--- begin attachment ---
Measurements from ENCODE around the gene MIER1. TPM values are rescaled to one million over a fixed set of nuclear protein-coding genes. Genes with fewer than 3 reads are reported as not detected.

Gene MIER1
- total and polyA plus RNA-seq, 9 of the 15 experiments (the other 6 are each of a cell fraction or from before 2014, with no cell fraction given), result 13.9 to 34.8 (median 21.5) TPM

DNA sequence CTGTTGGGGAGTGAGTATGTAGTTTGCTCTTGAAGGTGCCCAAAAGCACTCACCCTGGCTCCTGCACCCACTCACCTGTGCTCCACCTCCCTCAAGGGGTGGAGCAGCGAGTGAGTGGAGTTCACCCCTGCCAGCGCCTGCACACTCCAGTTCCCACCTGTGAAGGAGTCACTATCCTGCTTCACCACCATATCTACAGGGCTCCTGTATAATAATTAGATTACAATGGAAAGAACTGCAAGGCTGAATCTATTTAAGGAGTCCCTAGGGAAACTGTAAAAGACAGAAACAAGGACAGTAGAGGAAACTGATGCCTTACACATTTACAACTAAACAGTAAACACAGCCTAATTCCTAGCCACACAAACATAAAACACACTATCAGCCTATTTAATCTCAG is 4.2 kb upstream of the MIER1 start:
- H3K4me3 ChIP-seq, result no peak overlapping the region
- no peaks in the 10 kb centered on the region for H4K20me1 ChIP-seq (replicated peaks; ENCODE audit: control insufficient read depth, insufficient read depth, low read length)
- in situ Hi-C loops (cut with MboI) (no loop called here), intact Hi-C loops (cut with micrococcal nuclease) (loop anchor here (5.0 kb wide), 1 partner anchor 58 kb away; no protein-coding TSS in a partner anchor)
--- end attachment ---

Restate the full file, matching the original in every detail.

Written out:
Measurements from ENCODE around the gene MIER1. TPM values are rescaled to one million over a fixed set of nuclear protein-coding genes. Genes with fewer than 3 reads are reported as not detected.

Gene MIER1
- total and polyA plus RNA-seq, 9 of the 15 experiments (the other 6 are each of a cell fraction or from before 2014, with no cell fraction given), result 13.9 to 34.8 (median 21.5) TPM

DNA sequence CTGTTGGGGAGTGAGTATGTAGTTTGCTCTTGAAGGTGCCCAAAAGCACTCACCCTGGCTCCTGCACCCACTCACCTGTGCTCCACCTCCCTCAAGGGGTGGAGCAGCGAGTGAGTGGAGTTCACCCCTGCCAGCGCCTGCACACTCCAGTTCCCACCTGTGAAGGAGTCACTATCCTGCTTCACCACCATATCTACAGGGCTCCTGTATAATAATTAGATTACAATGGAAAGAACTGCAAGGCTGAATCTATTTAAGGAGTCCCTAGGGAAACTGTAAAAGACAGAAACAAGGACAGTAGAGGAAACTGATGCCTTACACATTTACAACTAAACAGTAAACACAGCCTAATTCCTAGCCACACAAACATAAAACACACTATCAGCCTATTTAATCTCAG is 4.2 kb upstream of the MIER1 start:
- H3K4me3 ChIP-seq, result no peak overlapping the region
- no peaks in the 10 kb centered on the region for H4K20me1 ChIP-seq (replicated peaks; ENCODE audit: control insufficient read depth, insufficient read depth, low read length)
- in situ Hi-C loops (cut with MboI) (no loop called here), intact Hi-C loops (cut with micrococcal nuclease) (loop anchor here (5.0 kb wide), 1 partner anchor 58 kb away; no protein-coding TSS in a partner anchor)